A gentle introduction to digital forensics on Linux

Have you watched movies where skilled cyber operators have black windows open in their computers, with coloured text scrolling through? They type some content in the black screens and magical stuff happens. Have you wondered how they go about doing all that? What applications may they be using? All those tasks can be performed on Windows, Linux-based and Mac operating systems. For now, let us focus on the Linux-based ones. This blog post introduces some basic concepts about Linux-based computers and discusses how Linux proves useful in the DFIR domain.

What is Linux?

Take any piece of hardware – your computer. Physically, the device would have a motherboard, RAM, Wi-Fi card, Bluetooth module, etc. All the modules are useful only when a software program knows how to use them. A middle-person is required between the physical hardware and the software. This middle person is the kernel, which is actually a piece of software that perform two major tasks:

  1. Interact with the hardware
  2. Instruct other software components about how to interact with the hardware.

Think about the kernel as the moderator – you want to turn on Wi-Fi on your computer. You would simply click the menu option to turn on Wi-Fi. Internally, the kernel instructs the relevant hardware module to power up and start working. Every operating system has a kernel. We cannot see it, but it exists on the hard disk. One type of kernel is the Linux kernel, which was developed in the early 90s.

The kernel always works with other operating system components to handle file management, memory management, process management, etc. Operating systems that use the Linux kernel are referred to as Linux-based computers.

What are some examples of Linux-based Operating Systems?

Using the Linux kernel, many operating systems have been developed. You may have come across names like Ubuntu, CentOS, Kali, Parrot, etc. Different organizations and communities have used the Linux kernel to build operating systems. They are also called Linux distributions or Linux distros.

Here are some examples of Linux-based operating systems:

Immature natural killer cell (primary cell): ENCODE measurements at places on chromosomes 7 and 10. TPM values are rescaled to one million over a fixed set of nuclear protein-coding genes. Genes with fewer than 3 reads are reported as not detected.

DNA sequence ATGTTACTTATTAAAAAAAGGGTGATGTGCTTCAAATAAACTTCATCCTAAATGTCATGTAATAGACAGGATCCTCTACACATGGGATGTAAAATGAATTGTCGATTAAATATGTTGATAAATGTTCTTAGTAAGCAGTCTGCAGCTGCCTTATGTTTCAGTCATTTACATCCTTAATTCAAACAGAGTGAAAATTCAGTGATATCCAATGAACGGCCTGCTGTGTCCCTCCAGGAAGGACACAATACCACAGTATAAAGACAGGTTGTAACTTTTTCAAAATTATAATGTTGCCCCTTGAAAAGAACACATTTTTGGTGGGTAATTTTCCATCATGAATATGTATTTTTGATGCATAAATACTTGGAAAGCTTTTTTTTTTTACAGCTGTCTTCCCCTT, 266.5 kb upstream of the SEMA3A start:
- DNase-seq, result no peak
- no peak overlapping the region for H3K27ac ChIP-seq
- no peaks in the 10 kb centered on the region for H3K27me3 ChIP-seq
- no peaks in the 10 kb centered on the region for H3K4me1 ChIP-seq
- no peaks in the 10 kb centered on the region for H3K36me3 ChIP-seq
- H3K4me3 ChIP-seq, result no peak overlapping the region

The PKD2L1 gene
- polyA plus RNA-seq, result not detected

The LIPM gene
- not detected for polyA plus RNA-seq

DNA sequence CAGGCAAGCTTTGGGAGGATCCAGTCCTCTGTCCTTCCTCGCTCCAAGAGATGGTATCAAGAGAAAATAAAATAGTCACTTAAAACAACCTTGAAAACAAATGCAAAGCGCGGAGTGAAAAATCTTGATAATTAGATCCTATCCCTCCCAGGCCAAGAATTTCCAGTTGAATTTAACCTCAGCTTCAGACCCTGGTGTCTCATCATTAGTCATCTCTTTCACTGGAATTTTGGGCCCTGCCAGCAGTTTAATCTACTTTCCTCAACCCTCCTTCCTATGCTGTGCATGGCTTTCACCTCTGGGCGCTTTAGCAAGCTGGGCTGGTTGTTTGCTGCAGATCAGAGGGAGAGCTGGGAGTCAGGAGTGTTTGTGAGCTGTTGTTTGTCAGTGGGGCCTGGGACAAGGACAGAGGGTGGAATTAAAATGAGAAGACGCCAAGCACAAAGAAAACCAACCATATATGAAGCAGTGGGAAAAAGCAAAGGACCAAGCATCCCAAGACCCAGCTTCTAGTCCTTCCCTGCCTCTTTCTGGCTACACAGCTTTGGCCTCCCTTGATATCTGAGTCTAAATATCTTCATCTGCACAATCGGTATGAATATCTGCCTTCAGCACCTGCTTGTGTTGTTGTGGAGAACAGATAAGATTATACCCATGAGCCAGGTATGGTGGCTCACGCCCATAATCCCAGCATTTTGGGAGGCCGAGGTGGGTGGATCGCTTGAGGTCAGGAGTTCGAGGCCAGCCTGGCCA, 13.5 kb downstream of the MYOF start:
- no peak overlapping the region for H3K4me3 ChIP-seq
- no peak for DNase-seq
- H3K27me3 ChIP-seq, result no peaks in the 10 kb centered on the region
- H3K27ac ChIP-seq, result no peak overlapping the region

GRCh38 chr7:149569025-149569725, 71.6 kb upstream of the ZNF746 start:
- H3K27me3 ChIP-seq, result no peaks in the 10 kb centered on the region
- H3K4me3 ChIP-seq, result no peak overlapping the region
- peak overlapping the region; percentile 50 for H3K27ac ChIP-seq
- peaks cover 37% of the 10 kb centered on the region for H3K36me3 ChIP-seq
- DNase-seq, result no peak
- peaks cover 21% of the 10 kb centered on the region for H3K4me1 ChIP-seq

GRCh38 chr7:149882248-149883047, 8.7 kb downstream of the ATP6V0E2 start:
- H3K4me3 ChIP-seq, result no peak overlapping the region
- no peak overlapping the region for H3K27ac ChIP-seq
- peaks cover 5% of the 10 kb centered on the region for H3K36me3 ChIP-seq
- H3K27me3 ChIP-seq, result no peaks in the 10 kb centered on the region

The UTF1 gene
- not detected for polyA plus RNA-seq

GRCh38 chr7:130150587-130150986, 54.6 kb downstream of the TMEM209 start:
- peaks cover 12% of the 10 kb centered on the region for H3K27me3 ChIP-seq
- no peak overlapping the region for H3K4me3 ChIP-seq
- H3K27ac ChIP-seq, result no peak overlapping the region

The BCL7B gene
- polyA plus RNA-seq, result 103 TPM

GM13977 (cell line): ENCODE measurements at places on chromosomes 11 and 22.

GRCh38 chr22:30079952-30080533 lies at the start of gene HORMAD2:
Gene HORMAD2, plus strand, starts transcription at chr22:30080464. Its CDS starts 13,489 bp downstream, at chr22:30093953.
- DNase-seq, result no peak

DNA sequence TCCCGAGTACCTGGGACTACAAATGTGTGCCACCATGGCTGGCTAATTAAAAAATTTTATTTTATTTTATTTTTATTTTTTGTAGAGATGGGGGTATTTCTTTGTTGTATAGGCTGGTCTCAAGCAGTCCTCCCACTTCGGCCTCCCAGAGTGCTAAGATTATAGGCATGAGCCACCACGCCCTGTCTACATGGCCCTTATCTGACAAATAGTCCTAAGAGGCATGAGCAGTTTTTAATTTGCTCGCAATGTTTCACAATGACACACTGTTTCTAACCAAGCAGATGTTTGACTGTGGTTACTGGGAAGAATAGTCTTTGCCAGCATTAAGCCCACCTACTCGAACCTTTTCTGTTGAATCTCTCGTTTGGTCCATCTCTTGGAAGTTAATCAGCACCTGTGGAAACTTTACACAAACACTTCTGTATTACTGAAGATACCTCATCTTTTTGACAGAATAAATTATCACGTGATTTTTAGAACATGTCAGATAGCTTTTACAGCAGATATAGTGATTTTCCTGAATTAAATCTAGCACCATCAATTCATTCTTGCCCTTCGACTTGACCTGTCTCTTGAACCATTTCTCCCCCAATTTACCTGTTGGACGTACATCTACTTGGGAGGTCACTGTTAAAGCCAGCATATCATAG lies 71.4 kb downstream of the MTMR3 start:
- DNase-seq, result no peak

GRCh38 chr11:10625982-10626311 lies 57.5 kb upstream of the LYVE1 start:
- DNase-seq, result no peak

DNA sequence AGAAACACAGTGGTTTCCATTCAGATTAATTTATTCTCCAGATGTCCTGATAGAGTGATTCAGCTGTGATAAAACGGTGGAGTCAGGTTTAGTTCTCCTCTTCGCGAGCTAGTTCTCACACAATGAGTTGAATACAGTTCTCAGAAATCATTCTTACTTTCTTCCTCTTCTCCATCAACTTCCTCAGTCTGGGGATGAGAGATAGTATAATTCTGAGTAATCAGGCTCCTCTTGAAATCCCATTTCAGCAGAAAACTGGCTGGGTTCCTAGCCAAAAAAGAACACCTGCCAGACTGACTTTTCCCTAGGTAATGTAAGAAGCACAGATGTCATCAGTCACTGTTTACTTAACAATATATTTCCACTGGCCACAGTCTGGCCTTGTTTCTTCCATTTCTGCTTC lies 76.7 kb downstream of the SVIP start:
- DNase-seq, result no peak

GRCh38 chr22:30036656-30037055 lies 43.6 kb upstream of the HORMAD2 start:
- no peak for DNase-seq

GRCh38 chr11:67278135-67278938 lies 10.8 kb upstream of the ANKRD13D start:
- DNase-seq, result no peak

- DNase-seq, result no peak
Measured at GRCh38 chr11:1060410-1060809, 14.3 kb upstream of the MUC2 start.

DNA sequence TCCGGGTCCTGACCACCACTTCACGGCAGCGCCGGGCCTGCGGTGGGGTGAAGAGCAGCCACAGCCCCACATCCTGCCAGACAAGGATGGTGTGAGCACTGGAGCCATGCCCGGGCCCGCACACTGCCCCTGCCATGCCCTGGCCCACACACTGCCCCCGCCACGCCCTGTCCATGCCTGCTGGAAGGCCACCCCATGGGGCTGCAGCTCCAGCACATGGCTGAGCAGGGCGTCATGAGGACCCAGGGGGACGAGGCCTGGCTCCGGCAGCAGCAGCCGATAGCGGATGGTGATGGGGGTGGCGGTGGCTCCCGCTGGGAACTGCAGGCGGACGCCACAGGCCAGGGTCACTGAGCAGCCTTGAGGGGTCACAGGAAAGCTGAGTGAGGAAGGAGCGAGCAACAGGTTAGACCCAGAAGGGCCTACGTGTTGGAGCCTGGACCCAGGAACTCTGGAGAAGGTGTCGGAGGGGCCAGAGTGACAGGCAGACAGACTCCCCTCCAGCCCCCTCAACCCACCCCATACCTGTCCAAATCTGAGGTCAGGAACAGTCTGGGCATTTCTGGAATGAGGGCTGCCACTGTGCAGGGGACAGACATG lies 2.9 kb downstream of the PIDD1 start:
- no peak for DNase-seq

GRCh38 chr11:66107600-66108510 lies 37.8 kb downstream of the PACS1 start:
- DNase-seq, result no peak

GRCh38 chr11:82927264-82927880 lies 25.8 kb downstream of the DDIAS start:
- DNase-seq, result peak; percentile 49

• Debian based distros: Debian, Ubuntu, Lubuntu, Kali
  • SUSE based distros: openSUSE, SUSE Enterprise
  • Red-Hat based distros: Fedora, Red-Hat, CentOS
  • Arch-based: Arch linux, Manjaro

Here is an analogy to break it down for you.

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SUSE, Red-Hat and Arch are simply generic names assigned to the distribution type, depending on the group that created it. All of operating systems mentioned above: Ubuntu, Arch Linux, Fedora, etc. use the Linux kernel. Some people refer to Ubuntu, Kali, Fedora, etc. as Linux OS, Linux systems or simply Linux.

How will knowing Linux benefit a DFIR professional?

Linux distros are used widely today – to host web applications, in the cloud, within IoT devices, etc.

Most of us are used to working on Windows computers - Creating files and folders, creating documents, running applications, etc. Record of every activity performed on a Windows computer can be found in prefetch files, shellbags, event logs, file system journal, etc. These records pose as solid evidence during a forensic investigation. In the same way, whenever any of the Linux distributions are used, records of user activity can be found in various locations. Knowing which those locations are, will help a forensic examiner acquire evidence as soon as possible.

When an incident occurs involving Linux-based servers or IoT devices or systems in the cloud, a DFIR professional with the skills to operate Linux systems and perform Linux forensics can assist in recovering from the incident quickly.

Also, Linux-based distros provide a number of command-line and GUI tools to assist with processing forensic evidence. There are even special distros like DEFT and Caine, specially designed to assist in forensic investigations.

Suggested Learning Path

Now you know what Linux is, what Linux-based distros are and how they are beneficial for DFIR. The next step is to acquire skills. Here is a list of steps you can take to improve your Linux skills.

  • Understand what Linux is
  • Get familiar with the different types of Linux distributions
  • Install a Linux OS in a virtual machine and start using it
  • On Windows, the C: drive holds the system files. User data is stored across Documents, Downloads, Pictures and other folders. Likewise, Linux systems too have their own way of organizing system and user data. Research about it
  • Get acquainted with using a Linux OS

Once you are familiar with how a Linux OS works, you can begin acquiring skills to perform Linux Forensics.

Want to learn practical Digital Forensics and Incident Response skills? Enrol in MDFIR - Certified DFIR Specialist.